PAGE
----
African painted dogs are a magnificent species known for the mottled tapestry of their fur, bestowed in patterns unique to each of them. They also have large, cartoon-like ears that allow them to hear pack members across long distances and form powerful social bonds with each other. Sadly, they are also known for being a Critically Endangered species, with less than 7,000 painted dogs remaining in the wild, a far cry from the more than 500,000 that used to wander across 39 countries. Based in Zimbabwe—one of the last havens for painted dogs—Painted Dog Conservation (PDC) is committed to improving their fate.
PDC works closely with local community members to reduce threats to painted dogs caused by human encroachment. PDC’s work cultivates appreciation for both painted dogs and conservation efforts through activities that provide tangible benefits to community members, such as employment in anti-poaching initiatives, since poaching is the greatest threat to painted dogs’ survival.
Painted dogs are extremely susceptible to wire snares used for illegal bushmeat poaching. Painted dogs travel across wide swaths of land to hunt, increasing their chances of encountering snares that have been set for other animals, such as antelope, which are also prey for painted dogs. If a painted dog goes missing, its pack members will go looking for it, creating a scenario where more painted dogs are put at risk when they venture out in search of their lost member. Because every pack member serves a unique role in the well-being of the pack, the loss of one member can lead to the demise of an entire pack.
In Zimbabwe, socio-economic factors and poor land management have fostered a thriving environment for poaching. This situation was exacerbated by the COVID-19 pandemic, which significantly reduced the safari and tourism industry that provides income for so many local families. Below-average rainfall also devastated those who relied on subsistence farming. This created a ripe environment for an increase in poaching. PDC is dedicated to improving local economic opportunities that deter poaching, especially snaring, as a means for livelihood. Their initiatives include anti-poaching units comprised of local community members who recover snares and maintain a presence in the area with their patrols.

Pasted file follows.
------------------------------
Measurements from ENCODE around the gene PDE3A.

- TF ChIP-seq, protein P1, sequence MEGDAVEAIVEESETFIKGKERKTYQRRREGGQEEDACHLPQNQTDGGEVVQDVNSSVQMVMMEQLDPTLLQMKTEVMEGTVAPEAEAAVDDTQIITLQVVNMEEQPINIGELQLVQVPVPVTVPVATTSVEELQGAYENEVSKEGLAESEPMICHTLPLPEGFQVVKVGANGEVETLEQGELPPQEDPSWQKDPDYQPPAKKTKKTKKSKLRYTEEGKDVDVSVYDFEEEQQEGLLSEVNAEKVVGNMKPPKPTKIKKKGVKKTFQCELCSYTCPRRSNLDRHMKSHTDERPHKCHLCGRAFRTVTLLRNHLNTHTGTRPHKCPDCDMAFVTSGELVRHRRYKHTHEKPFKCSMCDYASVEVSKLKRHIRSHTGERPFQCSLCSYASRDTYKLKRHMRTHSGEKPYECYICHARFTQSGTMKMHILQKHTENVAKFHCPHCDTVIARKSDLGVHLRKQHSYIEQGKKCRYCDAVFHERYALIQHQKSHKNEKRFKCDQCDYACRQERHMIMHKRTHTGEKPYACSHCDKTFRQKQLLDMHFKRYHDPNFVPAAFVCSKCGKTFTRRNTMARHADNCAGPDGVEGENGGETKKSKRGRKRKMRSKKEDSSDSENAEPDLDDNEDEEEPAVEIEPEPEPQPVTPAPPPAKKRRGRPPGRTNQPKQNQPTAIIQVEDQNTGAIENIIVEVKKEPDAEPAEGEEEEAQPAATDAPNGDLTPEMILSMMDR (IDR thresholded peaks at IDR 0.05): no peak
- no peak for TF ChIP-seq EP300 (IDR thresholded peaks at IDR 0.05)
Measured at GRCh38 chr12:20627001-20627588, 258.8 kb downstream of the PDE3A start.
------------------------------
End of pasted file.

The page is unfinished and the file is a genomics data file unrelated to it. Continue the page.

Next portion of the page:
The PDC Anti-Poaching Unit initiative has been led by Enock Zulu since 2010. Recipient of the Wildlife Warrior Award by Houston Zoo in 2016, Enock oversees the community engagement-based strategy to mitigate anti-poaching activities outside Hwange National Park in Zimbabwe. Under Enock’s direction, volunteers have set up their own anti-poaching units, such as the Mabale Community Volunteers, Nabushome Community Volunteers, and Dopota Community Volunteers, all of whom became even more crucial to anti-poaching efforts during the pandemic. The commitment of Enock and his teams that patrol the land daily are integral to the survival of painted dogs.
Recent granting from the WCN Emergency Relief Fund enabled Painted Dog Conservation to employ more local community members as full-time members of Enock’s teams during the peak of the pandemic. Anti-poaching units in Mabale increased patrols from 210 to 363, leading to the dismantling of almost 3,000 snares. The grant helped provide each member of the unit with daily wages, uniforms, and basic camping equipment needed for their work.
Connecting the livelihood of the local community with the preservation of an endangered species is the conservation sweet spot—and will help to ensure painted dogs can roam their range for generations to come.